In a Buddhist nation: another Muslim ‘Catastrophe’ Unfolds

Tomorrow, May 15, Palestinians and supporters around the world will mark Nakba Day, commemorating the displacement of hundreds of thousands of people in the creation of the state of Israel in 1948. From the UK’s Independent paper, we read:

The convergence of the 70th anniversary of Nakba Day with these contemporary developments is an opportunity to consider its significance in the past, present and future.

The Nakba was the systematic expulsion of Palestinians and destruction of their communities. Over a period of two years, 85 to 90 per cent of Palestinians who had been living in what became the State of Israel were expelled and hundreds of villages were destroyed.

The Nakba fits our understanding of what we now refer to as ethnic cleansing.

And, the article states the destruction and killing continues. Ethnic cleansing, siege, territory theft, apartheid, are all terms gaining increasing currency in describing the situation there. You can read about the little village of Al Walaja, near Jerusalem, which for many represents a microcosm of the greater conflict.

Photo by Ahmed Abu Hameeda on Unsplash

Today the Palestinians have a voice, however often silenced it might be. My Unitarian Universalist Church here in Seattle has its own Palestine-Israel committee devoted to working on peaceful solutions to the conflict. Other organizations and gatherings like this, large and small, dot the map.

Rotate your globe just a few degrees and you will come to eastern Burma and Bangladesh, where a fresh catastrophe is unfolding. This catastrophe has received global news coverage over the last five years, including a number of stories here:

Global organizations for human rights have reached out to make the Rohingya a focus of their work, including Unicef USA, Human Rights Watch, the UN Office for Coordination of Humanitarian Affairs, and Buddhist Global Relief.

And while some Buddhist leaders in Burma, who wield significant power, have actively supported the violence against the Rohingya, others have spoken out against it. It is certain, too, that they are at least receptive to foreign criticism for their actions, leading numerous Buddhist leaders around the globe to sign an open letter to leaders condemning the violence. However, Burmese leaders, including Aung San Suu Kyi, have denied the violence, minimized it, or deflected responsibility and will likely continue to do this until global support for the Rohingya reaches a point where they can no longer ignore it.

Writing earlier this month for the Washington Post, Alex Wagner writes that ‘My’ Burma was a lie woven from the nationalist nostalgia of its exiles. The article in full is worth reading, as it draws us into the deconstruction of the lie, allowing a glimpse into both realities, as it were.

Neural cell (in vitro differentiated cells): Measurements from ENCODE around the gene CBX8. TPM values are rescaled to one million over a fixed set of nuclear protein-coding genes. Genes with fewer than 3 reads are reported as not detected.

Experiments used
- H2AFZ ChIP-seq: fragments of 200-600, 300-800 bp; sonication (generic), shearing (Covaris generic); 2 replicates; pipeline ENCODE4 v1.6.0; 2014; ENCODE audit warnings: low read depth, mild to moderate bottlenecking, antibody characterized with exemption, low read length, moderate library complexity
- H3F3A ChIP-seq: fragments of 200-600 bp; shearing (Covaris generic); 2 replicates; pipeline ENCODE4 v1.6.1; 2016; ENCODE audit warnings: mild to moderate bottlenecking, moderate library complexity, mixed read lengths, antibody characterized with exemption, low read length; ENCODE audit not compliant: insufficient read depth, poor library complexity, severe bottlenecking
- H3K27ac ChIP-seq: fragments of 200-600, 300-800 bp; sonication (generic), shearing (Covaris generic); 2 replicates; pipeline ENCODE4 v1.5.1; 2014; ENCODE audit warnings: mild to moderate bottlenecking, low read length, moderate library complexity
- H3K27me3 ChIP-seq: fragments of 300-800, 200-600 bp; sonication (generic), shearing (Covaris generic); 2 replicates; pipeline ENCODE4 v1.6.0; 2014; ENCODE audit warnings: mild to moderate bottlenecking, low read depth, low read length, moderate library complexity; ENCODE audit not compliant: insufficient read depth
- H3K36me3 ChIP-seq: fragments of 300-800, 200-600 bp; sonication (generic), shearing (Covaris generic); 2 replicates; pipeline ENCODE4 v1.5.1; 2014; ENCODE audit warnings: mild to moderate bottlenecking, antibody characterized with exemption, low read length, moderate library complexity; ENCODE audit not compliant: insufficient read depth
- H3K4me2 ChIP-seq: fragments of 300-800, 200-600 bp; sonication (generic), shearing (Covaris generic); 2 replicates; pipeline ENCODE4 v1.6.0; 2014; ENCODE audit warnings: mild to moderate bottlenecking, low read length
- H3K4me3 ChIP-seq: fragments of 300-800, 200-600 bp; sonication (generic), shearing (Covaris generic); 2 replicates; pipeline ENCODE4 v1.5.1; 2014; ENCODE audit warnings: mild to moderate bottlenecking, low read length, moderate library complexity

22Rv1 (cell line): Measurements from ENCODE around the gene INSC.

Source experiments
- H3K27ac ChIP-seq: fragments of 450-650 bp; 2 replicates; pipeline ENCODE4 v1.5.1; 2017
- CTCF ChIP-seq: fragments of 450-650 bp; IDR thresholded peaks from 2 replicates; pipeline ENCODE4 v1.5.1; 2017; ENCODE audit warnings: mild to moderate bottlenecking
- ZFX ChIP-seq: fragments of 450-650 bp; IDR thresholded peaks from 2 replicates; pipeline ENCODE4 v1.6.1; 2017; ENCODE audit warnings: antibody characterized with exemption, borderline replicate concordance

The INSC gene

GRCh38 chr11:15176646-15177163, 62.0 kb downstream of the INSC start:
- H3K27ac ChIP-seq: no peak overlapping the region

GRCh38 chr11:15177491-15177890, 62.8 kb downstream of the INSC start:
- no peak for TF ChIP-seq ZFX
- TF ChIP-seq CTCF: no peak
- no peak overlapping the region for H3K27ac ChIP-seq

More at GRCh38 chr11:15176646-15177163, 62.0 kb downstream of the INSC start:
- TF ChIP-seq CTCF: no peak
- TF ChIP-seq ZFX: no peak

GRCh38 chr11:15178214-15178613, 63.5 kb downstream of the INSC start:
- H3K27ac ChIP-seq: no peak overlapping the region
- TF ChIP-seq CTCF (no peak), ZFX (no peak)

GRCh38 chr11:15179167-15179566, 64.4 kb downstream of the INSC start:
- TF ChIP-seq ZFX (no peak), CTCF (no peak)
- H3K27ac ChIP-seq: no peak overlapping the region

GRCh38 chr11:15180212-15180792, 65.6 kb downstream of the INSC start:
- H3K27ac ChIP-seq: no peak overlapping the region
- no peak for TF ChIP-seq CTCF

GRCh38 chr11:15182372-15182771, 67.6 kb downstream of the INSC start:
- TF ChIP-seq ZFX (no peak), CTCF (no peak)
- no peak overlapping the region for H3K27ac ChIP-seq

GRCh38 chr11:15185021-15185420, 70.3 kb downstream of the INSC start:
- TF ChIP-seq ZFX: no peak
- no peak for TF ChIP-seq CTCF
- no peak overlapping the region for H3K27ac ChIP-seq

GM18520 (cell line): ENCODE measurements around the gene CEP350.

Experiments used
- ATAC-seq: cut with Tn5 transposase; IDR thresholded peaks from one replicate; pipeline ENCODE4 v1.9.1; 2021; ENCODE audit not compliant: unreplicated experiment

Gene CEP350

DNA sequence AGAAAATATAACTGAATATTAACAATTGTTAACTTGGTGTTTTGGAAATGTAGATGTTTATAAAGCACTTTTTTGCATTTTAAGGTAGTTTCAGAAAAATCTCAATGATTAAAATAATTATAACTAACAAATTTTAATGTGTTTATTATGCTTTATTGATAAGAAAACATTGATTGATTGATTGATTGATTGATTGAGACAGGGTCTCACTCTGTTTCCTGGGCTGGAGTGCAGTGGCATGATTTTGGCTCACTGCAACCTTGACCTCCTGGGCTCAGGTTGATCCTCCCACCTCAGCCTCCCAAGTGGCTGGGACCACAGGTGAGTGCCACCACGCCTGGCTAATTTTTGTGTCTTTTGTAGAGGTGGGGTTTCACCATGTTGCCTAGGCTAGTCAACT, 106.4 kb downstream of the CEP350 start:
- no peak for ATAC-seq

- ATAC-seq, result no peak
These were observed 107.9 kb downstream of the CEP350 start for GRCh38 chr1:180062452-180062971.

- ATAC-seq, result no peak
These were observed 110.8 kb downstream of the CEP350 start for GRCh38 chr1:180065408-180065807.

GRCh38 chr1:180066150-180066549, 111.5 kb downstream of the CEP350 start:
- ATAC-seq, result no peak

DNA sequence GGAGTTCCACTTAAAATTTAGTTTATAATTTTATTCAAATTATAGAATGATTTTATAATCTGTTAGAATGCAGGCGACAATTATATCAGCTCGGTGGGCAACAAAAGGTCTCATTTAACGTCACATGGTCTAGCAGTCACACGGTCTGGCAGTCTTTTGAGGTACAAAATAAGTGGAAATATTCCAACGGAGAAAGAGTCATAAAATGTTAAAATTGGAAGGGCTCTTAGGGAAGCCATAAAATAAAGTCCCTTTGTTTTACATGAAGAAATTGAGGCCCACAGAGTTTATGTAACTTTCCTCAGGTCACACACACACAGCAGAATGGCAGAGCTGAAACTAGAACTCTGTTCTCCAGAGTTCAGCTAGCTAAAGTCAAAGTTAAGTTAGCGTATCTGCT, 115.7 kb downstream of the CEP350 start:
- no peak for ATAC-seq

It solicits empathy for those still doggedly defending the mythical Buddhist land of peace, while showing how that myth maintains itself even in the face of obvious Buddhist violence. She writes reflectively of the beauty and peace of the country as remembered by her family, but also of the current reality:

Burma, led by both its military and civilians, is engaged in genocide, a systematic slaughter of its Muslim minority. In the past eight months alone, some 14,000 ethnic Rohingya have been killed. Seven hundred thousand have fled a terrifying brutality: babies stabbed to death or tossed alive into fires, grenades thrown through the front doors of homes, mothers gang-raped and slaughtered. Suu Kyi alone could not have stopped this killing, but that is beside the point: She has refused even to acknowledge it.

She goes so far as to call the current crisis “a bloodthirsty campaign – being waged by Buddhists.” Such writing tends to raise the hackles of Burmese nationalists and their supporters, along with a fair number of Western converts who insist that no real Buddhist could commit violence.

That such a bloodthirsty campaign is being waged by Buddhists has sometimes been a source of shock to the rest of the world. But for those of us in the West who had pinned a part of our national identity on Suu Kyi and her struggle, it has prompted introspection: Where did this violent strain of Burmese nationalism come from, and what does it mean for us?

As it turns out, the roots of this particular Burmese intolerance run deep.

She offers a short history of the ethnic divisions of parts of Burma where the Bamar (“ethnic Burmese”) hold power as a majority. Like Syria and Israel-Palestine, as well as neighboring Pakistan-India-Bangladesh, Burma was forged out of Post-WWII colonial map making and retreat. Her concluding words could be written of so many countries, so many periods in human history, a warning of the peril of looking away and a plea to take the lessons of Burma now to heart:

Here, then, is the rot on the underside of our Burmese story, a decay that attends any truthful accounting of a place and people. No country can merely be the province of frangipani blossoms and golden light, after all. If there is something to learn from this mournful episode, it is the danger that we, as a society, repeat these horrors and injustices, decade after decade, when we construct identities that are too rooted in simplicity, too reliant on nostalgia, too ready to embrace heroes who stand atop pedestals fashioned from lies.

How very true, in Burma as in Israel and so many other places.


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